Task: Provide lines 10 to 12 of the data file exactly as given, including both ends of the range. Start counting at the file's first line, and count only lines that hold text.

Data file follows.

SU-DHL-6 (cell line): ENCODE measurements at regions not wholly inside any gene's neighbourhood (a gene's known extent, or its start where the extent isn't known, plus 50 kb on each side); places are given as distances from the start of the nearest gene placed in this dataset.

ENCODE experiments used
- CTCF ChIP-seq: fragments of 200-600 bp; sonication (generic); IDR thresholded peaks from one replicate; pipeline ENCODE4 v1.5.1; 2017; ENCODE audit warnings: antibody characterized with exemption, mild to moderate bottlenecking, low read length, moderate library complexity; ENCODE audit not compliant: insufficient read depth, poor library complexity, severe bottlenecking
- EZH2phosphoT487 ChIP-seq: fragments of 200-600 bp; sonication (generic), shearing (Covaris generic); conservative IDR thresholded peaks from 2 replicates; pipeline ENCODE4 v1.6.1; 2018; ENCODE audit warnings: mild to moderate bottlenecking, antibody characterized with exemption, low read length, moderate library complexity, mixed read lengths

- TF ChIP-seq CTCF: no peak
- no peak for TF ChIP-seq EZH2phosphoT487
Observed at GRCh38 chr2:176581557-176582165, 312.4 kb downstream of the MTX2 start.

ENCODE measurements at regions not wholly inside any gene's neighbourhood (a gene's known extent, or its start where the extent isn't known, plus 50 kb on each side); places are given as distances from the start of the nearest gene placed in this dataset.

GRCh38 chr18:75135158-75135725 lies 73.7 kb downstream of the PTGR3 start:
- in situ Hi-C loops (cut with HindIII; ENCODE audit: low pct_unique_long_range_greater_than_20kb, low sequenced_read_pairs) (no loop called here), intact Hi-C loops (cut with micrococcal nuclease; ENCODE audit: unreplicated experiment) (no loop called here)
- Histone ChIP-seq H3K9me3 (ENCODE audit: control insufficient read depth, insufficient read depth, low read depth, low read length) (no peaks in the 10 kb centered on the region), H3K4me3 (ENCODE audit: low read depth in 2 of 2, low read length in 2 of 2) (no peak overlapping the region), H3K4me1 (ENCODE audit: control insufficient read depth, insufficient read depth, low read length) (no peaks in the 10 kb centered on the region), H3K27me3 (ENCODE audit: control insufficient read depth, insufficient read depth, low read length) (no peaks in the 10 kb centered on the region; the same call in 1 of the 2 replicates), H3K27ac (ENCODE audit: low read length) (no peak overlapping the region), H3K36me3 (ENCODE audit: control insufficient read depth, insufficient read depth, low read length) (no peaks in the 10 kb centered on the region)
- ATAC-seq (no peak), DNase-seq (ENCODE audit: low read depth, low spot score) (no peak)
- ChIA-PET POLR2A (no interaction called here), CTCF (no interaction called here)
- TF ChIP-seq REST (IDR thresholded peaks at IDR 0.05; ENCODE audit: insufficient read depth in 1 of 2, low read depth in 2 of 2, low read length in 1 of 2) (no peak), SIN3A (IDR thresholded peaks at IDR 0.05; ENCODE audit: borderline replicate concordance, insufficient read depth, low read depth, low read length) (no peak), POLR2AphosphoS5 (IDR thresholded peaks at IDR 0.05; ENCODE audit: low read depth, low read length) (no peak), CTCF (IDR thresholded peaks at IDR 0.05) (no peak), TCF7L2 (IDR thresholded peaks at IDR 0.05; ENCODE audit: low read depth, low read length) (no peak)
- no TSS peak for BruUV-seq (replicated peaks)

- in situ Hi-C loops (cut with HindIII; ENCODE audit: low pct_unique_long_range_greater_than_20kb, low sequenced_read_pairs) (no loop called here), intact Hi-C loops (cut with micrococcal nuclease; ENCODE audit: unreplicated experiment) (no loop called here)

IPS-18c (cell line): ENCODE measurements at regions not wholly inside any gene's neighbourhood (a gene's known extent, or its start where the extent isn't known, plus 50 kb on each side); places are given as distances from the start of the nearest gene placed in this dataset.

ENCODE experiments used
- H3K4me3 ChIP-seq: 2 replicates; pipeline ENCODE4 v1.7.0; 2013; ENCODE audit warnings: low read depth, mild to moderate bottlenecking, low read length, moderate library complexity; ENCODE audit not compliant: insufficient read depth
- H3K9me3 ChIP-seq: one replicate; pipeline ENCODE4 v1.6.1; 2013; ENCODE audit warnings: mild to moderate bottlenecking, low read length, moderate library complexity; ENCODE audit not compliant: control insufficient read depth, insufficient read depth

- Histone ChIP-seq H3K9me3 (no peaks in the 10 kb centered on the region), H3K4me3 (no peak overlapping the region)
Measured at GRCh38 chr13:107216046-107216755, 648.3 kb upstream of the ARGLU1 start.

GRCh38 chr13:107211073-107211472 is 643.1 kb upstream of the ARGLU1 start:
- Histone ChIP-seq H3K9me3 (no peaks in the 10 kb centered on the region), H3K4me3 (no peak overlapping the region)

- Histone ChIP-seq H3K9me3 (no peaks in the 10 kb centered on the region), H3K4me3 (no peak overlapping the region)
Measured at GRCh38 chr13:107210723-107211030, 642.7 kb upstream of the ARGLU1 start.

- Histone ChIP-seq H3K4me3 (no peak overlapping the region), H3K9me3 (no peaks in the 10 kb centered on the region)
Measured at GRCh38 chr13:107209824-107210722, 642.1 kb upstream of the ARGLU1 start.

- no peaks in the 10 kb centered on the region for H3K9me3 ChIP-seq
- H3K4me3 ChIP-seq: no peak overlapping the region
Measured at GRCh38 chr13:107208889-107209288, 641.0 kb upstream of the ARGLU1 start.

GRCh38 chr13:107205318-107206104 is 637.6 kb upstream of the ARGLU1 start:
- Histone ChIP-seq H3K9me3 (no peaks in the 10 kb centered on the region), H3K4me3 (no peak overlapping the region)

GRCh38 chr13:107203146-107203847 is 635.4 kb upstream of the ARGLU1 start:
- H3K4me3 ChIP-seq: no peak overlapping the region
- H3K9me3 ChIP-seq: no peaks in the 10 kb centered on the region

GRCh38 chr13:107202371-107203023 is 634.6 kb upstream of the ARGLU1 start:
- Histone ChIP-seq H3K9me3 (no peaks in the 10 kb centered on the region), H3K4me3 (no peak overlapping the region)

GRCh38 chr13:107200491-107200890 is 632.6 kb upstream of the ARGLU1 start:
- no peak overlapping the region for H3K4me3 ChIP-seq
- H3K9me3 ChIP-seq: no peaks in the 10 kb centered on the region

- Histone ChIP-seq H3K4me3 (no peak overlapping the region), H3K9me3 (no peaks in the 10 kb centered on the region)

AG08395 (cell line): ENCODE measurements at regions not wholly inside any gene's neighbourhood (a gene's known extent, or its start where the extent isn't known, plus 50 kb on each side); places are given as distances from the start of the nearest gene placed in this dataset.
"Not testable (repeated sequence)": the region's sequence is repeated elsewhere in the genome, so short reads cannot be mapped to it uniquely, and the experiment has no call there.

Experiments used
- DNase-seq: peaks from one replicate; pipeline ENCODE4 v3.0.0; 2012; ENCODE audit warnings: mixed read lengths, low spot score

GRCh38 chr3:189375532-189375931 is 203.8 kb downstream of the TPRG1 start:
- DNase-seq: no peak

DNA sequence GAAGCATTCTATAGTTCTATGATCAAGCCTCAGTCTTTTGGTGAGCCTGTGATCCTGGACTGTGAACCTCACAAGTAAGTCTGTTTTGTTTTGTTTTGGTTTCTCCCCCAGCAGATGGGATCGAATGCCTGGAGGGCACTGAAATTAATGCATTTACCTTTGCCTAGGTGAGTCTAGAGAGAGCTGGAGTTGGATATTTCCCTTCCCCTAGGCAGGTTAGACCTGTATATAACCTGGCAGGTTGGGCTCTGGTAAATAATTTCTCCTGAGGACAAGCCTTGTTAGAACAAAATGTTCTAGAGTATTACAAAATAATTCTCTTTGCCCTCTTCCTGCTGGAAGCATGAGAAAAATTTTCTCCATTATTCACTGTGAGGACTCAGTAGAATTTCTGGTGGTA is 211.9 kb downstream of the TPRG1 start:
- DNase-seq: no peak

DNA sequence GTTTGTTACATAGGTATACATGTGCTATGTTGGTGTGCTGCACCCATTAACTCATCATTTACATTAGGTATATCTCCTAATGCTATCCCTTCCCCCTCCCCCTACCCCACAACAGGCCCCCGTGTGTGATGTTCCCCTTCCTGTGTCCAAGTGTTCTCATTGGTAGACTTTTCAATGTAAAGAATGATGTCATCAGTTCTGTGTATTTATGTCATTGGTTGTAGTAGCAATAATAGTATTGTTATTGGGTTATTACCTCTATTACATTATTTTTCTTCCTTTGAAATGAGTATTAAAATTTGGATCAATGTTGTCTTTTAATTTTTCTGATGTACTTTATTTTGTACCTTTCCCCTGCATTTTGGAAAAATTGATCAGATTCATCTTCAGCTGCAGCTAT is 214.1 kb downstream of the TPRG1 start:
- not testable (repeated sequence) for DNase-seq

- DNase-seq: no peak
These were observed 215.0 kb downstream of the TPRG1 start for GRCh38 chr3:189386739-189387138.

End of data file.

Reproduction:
- in situ Hi-C loops (cut with HindIII; ENCODE audit: low pct_unique_long_range_greater_than_20kb, low sequenced_read_pairs) (no loop called here), intact Hi-C loops (cut with micrococcal nuclease; ENCODE audit: unreplicated experiment) (no loop called here)
- Histone ChIP-seq H3K9me3 (ENCODE audit: control insufficient read depth, insufficient read depth, low read depth, low read length) (no peaks in the 10 kb centered on the region), H3K4me3 (ENCODE audit: low read depth in 2 of 2, low read length in 2 of 2) (no peak overlapping the region), H3K4me1 (ENCODE audit: control insufficient read depth, insufficient read depth, low read length) (no peaks in the 10 kb centered on the region), H3K27me3 (ENCODE audit: control insufficient read depth, insufficient read depth, low read length) (no peaks in the 10 kb centered on the region; the same call in 1 of the 2 replicates), H3K27ac (ENCODE audit: low read length) (no peak overlapping the region), H3K36me3 (ENCODE audit: control insufficient read depth, insufficient read depth, low read length) (no peaks in the 10 kb centered on the region)
- ATAC-seq (no peak), DNase-seq (ENCODE audit: low read depth, low spot score) (no peak)